BOSTON - While the male hormone testosterone is usually associated with sex drive and aggression, a new study finds that it can also promote cuddling.
Neuroscientists at Emory University found that testosterone, in addition to aggression, can promote nonsexual, prosocial behavior in the same individual. They studied Mongolian gerbils, which tend to pair off and form lasting bonds, raising their pups together, much like humans. Males are affectionate toward pregnant females but also territorial.
When the researchers injected male rodents with testosterone, they were even more cuddly and prosocial with pregnant females, becoming "super partners." When faced with a male intruder, initially these male gerbils were unusually friendly toward the unknown visitor. However, when given another shot of testosterone they became more hostile toward the intruders, chasing them away.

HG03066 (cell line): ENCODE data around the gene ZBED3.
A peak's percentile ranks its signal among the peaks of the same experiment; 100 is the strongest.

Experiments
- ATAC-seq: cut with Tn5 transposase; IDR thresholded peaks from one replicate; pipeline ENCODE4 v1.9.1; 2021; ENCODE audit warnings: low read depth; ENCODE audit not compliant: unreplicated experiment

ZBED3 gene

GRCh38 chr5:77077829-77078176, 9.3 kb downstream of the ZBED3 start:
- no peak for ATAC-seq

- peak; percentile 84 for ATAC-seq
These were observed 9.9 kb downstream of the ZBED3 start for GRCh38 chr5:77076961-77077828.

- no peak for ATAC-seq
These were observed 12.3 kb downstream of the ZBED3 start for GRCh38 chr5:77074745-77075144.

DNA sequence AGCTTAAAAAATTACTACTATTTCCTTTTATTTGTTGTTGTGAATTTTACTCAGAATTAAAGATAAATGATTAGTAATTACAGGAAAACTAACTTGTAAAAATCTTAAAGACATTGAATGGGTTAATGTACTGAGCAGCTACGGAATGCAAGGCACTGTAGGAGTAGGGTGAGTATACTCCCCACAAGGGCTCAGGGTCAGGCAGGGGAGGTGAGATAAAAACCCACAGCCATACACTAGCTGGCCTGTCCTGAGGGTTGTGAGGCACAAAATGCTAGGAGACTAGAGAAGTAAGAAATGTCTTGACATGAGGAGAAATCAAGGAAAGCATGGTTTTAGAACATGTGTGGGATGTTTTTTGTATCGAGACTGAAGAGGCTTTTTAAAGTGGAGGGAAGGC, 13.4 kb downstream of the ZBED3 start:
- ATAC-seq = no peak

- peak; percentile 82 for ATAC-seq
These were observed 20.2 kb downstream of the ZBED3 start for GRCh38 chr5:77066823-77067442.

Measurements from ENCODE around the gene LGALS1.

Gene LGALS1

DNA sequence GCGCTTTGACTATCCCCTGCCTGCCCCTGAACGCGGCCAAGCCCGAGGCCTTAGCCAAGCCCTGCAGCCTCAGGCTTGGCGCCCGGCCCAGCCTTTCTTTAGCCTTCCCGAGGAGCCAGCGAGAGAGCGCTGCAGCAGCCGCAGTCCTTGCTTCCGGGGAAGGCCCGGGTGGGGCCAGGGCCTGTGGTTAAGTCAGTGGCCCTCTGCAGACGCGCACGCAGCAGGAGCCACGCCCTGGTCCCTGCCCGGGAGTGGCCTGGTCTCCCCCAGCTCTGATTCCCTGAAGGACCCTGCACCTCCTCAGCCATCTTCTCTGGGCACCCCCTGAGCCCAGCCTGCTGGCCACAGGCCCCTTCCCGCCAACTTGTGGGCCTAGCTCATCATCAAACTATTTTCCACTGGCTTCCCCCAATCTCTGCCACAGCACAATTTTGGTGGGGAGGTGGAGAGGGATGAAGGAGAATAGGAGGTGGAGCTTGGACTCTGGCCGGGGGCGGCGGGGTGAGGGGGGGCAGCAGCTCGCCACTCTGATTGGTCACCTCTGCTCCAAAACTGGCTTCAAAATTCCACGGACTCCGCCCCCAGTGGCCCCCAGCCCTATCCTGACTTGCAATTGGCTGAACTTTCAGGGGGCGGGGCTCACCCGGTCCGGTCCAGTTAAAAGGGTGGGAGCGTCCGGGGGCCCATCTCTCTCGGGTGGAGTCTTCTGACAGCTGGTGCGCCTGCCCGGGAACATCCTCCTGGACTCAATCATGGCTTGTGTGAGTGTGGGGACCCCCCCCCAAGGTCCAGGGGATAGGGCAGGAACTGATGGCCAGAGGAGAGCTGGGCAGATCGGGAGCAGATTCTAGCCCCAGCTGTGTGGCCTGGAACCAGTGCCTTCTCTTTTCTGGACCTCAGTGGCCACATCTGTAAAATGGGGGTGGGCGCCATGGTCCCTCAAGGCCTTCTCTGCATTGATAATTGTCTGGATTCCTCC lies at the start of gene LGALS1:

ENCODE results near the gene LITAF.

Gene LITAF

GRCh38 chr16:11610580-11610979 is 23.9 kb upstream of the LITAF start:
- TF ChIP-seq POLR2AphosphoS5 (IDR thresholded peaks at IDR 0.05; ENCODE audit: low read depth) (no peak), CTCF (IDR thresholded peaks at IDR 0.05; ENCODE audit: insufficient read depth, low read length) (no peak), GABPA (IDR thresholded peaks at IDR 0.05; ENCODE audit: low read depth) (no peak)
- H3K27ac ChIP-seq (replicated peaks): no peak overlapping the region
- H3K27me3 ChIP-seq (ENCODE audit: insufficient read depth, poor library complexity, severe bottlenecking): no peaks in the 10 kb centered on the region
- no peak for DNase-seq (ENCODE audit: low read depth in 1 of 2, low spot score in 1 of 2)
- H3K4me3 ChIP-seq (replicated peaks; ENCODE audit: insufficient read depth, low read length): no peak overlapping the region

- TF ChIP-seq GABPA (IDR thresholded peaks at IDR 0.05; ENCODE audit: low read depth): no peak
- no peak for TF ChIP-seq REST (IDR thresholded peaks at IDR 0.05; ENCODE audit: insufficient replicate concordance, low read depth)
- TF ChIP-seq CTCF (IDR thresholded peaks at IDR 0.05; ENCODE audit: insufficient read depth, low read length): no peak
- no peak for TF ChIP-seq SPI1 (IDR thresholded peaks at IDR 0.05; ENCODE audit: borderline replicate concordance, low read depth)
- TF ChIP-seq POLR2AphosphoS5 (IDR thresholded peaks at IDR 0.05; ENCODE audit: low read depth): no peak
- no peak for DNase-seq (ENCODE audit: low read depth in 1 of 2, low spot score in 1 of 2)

The researchers concluded that testosterone enhances behavior depending on the context. More affectionate in certain situations but more hostile in others.
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